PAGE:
There are more than 12,000 empty desks in post-primary schools across Northern Ireland – the equivalent of 22 surplus schools catering for 600 pupils each.
The Belfast Telegraph has examined figures which lay bare the number of unused school places across various sectors.
The statistics – which reveal how many pupils each school is allowed and how many they have – shows that, unsurprisingly, grammar schools are the most popular choice of post-primary education among parents here.
Both it and the integrated education sector have no empty desks.
The figures have come to light after the publication of annual area profiles – a new health check of every school published online by the five education boards on the instruction of the Education Minister John O'Dowd (right).
As well as pupil numbers, they indicate a school's finances and its academic achievement.
The annual area profiles, which come 16 months after the controversial viability audits were made public, will continue to be made available to parents every year.
Statistics show unused spaces for pupils in 24 grammar schools, but when you compare that figure against the 43 grammars over quota, there are minus 292 grammar places.
The figures were calculated by deducting the approved enrolment from the actual enrolment.
Cambridge House Grammar has the highest number of empty desks at 104, but the North Eastern board, through the area planning process, wants to reduce numbers at the Ballymena school to 935 from the current approved enrolment figure of 1,030.
Although seven of the 20 integrated post-primary schools are undersubscribed – including Crumlin Integrated with 231 empty desks – 13 are above their approved enrolment, meaning there are in fact minus eight places in integrated provision.
The future of Crumlin Integrated is in the balance.
Several education boards have proposed increasing numbers at integrated schools including Priory College in Holywood, Erne Integrated in Enniskillen and New-Bridge in Loughbrickland. The other three choices of post-primary education – Catholic maintained, controlled and Irish-medium – all have empty desks.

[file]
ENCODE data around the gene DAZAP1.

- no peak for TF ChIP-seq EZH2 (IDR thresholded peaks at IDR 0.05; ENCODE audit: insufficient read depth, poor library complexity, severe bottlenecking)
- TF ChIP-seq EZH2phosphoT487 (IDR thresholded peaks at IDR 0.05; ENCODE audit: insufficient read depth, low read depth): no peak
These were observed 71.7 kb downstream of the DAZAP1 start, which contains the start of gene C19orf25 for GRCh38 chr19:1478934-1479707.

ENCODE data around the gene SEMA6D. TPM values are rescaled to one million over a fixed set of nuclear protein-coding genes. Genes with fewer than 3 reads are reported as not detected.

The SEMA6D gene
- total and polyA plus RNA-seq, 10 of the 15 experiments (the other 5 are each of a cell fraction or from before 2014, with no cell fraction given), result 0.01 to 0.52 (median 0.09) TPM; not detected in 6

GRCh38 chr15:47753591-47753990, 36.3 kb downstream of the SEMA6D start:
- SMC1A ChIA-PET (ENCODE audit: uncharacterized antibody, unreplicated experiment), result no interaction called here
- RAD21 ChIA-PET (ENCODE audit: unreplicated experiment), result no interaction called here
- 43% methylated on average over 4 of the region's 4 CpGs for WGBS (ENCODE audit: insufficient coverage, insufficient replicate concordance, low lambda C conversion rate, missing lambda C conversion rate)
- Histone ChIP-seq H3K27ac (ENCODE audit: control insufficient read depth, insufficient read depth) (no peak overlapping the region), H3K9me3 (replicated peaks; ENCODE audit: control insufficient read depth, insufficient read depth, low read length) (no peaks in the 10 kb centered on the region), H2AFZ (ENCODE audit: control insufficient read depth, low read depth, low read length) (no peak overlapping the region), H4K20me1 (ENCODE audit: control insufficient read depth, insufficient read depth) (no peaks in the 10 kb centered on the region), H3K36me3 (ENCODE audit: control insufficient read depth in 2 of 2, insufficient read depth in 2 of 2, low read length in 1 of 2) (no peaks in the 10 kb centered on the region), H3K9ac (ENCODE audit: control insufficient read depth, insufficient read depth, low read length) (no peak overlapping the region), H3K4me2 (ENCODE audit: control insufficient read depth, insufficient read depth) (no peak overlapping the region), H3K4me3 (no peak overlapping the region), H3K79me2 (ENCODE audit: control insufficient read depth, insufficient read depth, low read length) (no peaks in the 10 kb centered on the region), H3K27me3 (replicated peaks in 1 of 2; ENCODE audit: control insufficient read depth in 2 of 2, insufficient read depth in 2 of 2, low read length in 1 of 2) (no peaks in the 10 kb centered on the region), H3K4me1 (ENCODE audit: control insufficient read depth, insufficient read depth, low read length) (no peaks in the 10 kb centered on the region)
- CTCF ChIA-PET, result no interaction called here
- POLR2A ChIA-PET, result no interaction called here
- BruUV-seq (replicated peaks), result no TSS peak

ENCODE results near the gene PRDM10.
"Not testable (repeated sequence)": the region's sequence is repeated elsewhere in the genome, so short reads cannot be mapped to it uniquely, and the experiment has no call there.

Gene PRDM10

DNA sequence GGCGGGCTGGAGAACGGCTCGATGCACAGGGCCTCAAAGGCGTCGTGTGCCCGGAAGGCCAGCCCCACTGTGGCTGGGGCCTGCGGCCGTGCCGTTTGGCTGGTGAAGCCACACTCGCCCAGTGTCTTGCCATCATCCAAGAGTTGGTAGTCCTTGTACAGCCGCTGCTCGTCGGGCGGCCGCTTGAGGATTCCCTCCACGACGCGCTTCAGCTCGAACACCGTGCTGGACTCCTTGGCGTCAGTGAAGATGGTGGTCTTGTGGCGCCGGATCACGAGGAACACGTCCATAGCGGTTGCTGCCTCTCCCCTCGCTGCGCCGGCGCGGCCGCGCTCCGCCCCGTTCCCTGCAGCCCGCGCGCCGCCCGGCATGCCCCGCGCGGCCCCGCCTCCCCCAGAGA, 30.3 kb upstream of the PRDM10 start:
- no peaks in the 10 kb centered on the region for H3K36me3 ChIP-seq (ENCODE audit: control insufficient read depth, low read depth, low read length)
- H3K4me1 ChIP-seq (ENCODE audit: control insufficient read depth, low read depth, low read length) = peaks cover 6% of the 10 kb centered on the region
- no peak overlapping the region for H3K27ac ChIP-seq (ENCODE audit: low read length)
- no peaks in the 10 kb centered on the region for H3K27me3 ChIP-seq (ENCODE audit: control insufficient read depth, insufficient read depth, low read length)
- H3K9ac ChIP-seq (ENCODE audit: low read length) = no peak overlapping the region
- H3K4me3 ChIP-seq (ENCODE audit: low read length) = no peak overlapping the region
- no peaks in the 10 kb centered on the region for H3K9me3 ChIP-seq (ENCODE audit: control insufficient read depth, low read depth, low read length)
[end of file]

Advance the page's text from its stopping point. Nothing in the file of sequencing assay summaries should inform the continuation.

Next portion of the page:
The annual area profiles also show the falling demand for faith-based education with 47 Catholic maintained schools below their approved enrolment, meaning there are almost 7,000 vacant desks in the sector – the equivalent of 12 empty schools.
Catholic maintained schools due to close next month include St Gemma's High in Belfast, which had just 110 pupils, or 320 empty desks, and St Eugene's in Roslea with 134 pupils (166 empty desks).
In the controlled sector are 39 schools sitting with spaces and just over 5,500 empty desks across the sector – or 10 surplus schools.
Last month the North Eastern Education Board decided to pursue plans to close Ballee Community College, which has just 227 pupils, or 298 empty desks.
The only Irish-medium post-primary school, Colaiste Feirste in Belfast, has 44 empty desks.
There are more than 12,000 empty desks in post-primary schools – the equivalent of 22 surplus schools of 600 pupils each.
In September 2011 the minister announced plans to rationalise the school estate to reduce the number of empty desks in primary and post-primary schools.
The department put the empty desk figure at 85,000 – up from 72,000 in 2009-10.
Falling birth rates have led to reduced pupil numbers, but department statistics state that by 2020 there will be a rise in post-primary pupil numbers until 2025. There are plans to close or amalgamate at least 20 of more than 200 post-primary schools here.